Watermelon is really great immune-boosting fruit. One 2-cup serving has around 270 mg of potassium, 30% of the daily value of vitamin A, and 25% of the value of vitamin C. It’s also very easy on the calories front with only 80 calories per serving. Watermelon will also provide your body with vitamin B6 and glutathione. Your body needs these vitamins, nutrients, and compounds like glutathione for regular immune functions.

Broccoli

Broccoli is a world of great vitamins and minerals to give. They are packed with vitamins A, C, and E, as well as fiber and antioxidants. Broccoli is one of the healthiest and often cheapest vegetables you can choose to eat. Make sure you don’t cook it for too long as over cooking can cause it to loose nutrients. The key to keeping its power intact is to cook it as little as possible — or better yet, not at all. Research has shown that steaming is the best way to keep more nutrients in the food.

Garlic

Other than making many foods taste great, garlic has some amazing properties. It’s widely recognised for its value in fighting infections. In some studies Garlic had proven to slow down hardening of the arteries, as well as lowering blood pressure. Garlic’s immune-boosting properties through its heavy concentration of sulfur-containing compounds, such as allicin.

Mushrooms

Mushrooms are high in selenium and B vitamins like riboflavin and niacin. These minerals and vitamins are necessary for the immune system to work well. Mushrooms are also high in polysaccharides, which are sugar-like molecules that boost the immune function.

Ginger

Ginger is another fantastic ingredient that many turn to when they are getting sick. Ginger can help decrease inflammation, which is why ginger is often recommended to those who have a sore throat and inflammatory illnesses. It is antibacterial but it also has anti-inflammatory and antioxidant effects, which are the main contributions to boosting immune health.

Ginger has been said to help with nausea as well as decrease chronic pain in some cases. Ginger has anticancer potential and is well documented, its functional ingredients like gingerols, shogaol, and paradols are the valuable ingredients which can prevent various cancers.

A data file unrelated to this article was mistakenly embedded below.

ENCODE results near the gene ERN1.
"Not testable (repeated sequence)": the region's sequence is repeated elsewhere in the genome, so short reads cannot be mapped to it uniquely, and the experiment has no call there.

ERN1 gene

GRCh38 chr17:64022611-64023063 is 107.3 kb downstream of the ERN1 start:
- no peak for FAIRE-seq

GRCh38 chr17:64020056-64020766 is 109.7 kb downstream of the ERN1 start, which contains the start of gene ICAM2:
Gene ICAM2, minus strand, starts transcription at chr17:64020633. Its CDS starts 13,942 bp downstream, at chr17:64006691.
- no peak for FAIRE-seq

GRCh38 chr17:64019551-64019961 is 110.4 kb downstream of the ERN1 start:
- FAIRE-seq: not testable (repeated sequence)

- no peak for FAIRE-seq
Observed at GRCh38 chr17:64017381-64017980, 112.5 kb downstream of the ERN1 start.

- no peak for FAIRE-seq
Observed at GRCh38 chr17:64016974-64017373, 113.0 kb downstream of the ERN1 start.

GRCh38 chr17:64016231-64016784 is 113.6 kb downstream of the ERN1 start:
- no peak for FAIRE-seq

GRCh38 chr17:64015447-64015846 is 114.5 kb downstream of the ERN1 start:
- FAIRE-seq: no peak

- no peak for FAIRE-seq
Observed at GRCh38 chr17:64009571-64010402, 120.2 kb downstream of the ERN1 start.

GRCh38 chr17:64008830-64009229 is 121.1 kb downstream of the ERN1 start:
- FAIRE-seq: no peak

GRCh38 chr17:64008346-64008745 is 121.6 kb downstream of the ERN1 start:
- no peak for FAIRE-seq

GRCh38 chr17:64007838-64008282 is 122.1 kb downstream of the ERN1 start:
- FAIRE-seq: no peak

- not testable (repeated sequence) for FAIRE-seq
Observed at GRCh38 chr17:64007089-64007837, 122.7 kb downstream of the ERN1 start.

Spinach

Spinach is packed full of vitamin C as well as numerous antioxidants and beta carotene. These increase the infection-fighting ability that our immune systems are capable of.

Like broccoli, you have to ensure you do not overcook spinach so that it can retain its nutrients. Lightly cooking spinach makes it easier to absorb the vitamin A and also allows other nutrients to be released from oxalic acid, an antinutrient.

Sweet Potatoes

A medium sweet potato can provide you with 120% of the daily value of vitamin A and 30% of the daily value of vitamin C. That will only cost you 100 calories in total. These vitamins are crucial for immune function and they are a cholesterol-free and fat-free food.

Papaya

Papaya is also loaded with vitamin C, and you’ll hit your daily vitamin C dosage with just one medium papaya. Papayas also have a digestive enzyme called papain, which holds anti-inflammatory properties. Papayas also provides you with potassium, magnesium, and folate.

Kiwi

Kiwis are full of essential nutrients such as folate, potassium,vitamin K, and vitamin C. By now, you probably know how great Vitamin C is for boosting white blood cells to fight infection.